FEATURE: Music as the Language of Humanity, Love, and Connectedness

It wasn’t until I traveled through the prisons of Venezuela in 2014, to observe El Sistema’s work with prisoners, that I really understood the power of music. In Los Teques, a city outside of Caracas, I saw a child watch proudly as her incarcerated mother practiced the viola. In Barinas Prison, I saw men and women celebrating the infectious energy of joropo, Venezuela’s traditional folk music. In Tocuyito, I heard a pregnant woman sing a heartfelt lullaby to her unborn child. El Sistema’s work in incarcerated communities represents one of the most powerful environments for music I have ever seen.

The Venezuelan initiative began with Lenin Mora, a musician and lawyer who grew up within El Sistema and was a horn player in the Simon Bolívar Orchestra of Venezuela. Lenin realized that Sistema principles could also work for adults – particularly in prison populations, who are desperately in need of an artistic outlet, a means for personal reflection, and a path toward community.

Since the first prison program was inaugurated, in 2007, the Orquestas Penitenciarias de El Sistema (OPS) has spread to eight prisons throughout Venezuela and served nearly 9,000 incarcerated people. The prison núcleos vary in the genres and styles of the music played, but all have one underlying commonality: music fundamentally changes how the participants interact with each other, their communities and their families. The programs are open to all; a majority of those who participate have had no musical experience before entering prison. The only requirements are that attendees cannot be under the influence of drugs or alcohol and must remain non-violent at all times.

The Institución Nacional de Orientación Femenina, or INOF, is a low-security women’s prison. When I attended the full symphony orchestra rehearsal, I saw a seamless collaboration between beginner musicians, veterans, and faculty members – a small (or not so small) miracle. Within months of playing their instruments, these women were playing music that would be a challenge for any youth orchestra. They were focused. And they were smiling. After the rehearsal, one of the women said to me, “Even though we are in here, the music makes us forget where we are. We can forget about the world outside and just be free.”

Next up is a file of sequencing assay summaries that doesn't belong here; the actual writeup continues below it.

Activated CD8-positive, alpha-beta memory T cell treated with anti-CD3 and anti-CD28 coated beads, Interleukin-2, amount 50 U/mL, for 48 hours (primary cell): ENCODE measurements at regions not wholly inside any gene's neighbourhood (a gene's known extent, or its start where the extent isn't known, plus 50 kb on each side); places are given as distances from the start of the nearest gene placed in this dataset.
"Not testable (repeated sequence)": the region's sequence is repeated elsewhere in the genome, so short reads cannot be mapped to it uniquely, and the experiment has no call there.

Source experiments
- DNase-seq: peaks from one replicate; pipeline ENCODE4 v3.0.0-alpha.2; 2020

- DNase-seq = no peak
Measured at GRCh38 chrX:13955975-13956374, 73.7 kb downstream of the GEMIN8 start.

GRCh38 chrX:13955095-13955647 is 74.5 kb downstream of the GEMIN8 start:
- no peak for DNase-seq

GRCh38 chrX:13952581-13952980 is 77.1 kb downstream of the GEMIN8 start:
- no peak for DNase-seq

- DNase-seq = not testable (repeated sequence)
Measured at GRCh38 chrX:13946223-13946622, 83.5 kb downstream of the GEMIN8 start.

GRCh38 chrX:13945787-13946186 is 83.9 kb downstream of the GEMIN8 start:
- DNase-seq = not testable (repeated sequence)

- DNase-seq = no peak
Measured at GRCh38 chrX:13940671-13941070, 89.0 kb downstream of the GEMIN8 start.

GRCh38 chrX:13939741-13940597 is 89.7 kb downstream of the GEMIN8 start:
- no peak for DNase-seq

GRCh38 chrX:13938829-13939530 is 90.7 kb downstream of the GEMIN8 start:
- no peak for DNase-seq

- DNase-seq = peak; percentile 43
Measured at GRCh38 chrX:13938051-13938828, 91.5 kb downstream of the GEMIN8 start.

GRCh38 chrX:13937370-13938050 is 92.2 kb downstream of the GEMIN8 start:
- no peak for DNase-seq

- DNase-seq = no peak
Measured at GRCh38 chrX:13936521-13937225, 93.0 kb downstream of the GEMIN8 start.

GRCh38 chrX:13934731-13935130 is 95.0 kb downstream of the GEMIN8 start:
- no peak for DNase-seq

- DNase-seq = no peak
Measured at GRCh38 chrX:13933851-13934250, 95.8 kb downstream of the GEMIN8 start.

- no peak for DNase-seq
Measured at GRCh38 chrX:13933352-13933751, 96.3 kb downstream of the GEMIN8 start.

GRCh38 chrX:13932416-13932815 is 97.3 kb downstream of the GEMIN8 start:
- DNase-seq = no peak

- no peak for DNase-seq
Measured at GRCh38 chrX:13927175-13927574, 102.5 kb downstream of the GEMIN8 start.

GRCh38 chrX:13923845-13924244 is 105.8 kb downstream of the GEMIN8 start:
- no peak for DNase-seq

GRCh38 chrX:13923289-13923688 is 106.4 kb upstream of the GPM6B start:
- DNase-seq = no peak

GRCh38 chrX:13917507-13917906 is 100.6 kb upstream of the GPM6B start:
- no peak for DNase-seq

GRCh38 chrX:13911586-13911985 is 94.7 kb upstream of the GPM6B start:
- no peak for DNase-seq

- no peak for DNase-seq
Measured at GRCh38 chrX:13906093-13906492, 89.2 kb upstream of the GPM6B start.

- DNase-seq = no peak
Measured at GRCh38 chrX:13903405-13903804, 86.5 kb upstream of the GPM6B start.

At the Internado Judicial de Barinas, a penitentiary in the inland city of Barinas, the goal of the program is to create a band for Venezuelan folk music like joropo and merengue. The instruments taught are guitar, violin, and cuatro; there is also a chorus. The extremely proficient professors supplement these instruments with their own: double bass, mandolin and harp. Despite the relatively modest scale of this program, the feel was deeply joyful; the prisoners cheered one another on, and cheered their teachers’ virtuosity with equal gusto.

In these programs, as in all Venezuelan Sistema prison programs, families are often invited to attend performances. In this way, prisoners share their musical progress with their friends, families and communities. The result is that pride and self-esteem develop not only in the prisoners but also in their families and communities, and the effects of the work extend to the next generation.

While Venezuela remains at the forefront of this important work, a number of programs around the world are embarking on similar projects for incarcerated communities. The Irene Taylor Trust in England, led by Sara Lee, has created a highly successful program based on collaborative composing. Creative Scotland, based in Edinburgh, is incorporating multiple arts such as painting, acting, and creative writing, as well as music, in prison programs.  Sistema New Brunswick in Canada is creating one of the most comprehensive Sistema prison programs in North America.

In the United States, I created Musicambia, a program designed to translate the profound efforts in Venezuela to the overwhelming incarceration crisis in the U.S. Musicambia is currently working with incarcerated men at the New York State maximum-security prison; the program has strings, brass, voice, keyboard, guitar and bass players. We plan to open a similar program in Allendale, South Carolina, where we will partner with local educational institutions to involve local community musicians and music education students.

In the words of one of our Musicambia participants in New York: “Men who have spent most of their lives in prison have very little hope, very little to aspire to. Learning to make music provides a lifeline and reaches us in ways nothing else can. And people who learn to speak in the language of music learn the language of humanity, love and connectedness.”

By:  Nathaniel Schram, Founder and Executive Director of Musicambia; Violist of the Attacca Quartet

For more from Nathan, including a full account of his time in Venezuela, visit his website.

Date Published: 1 April 2016

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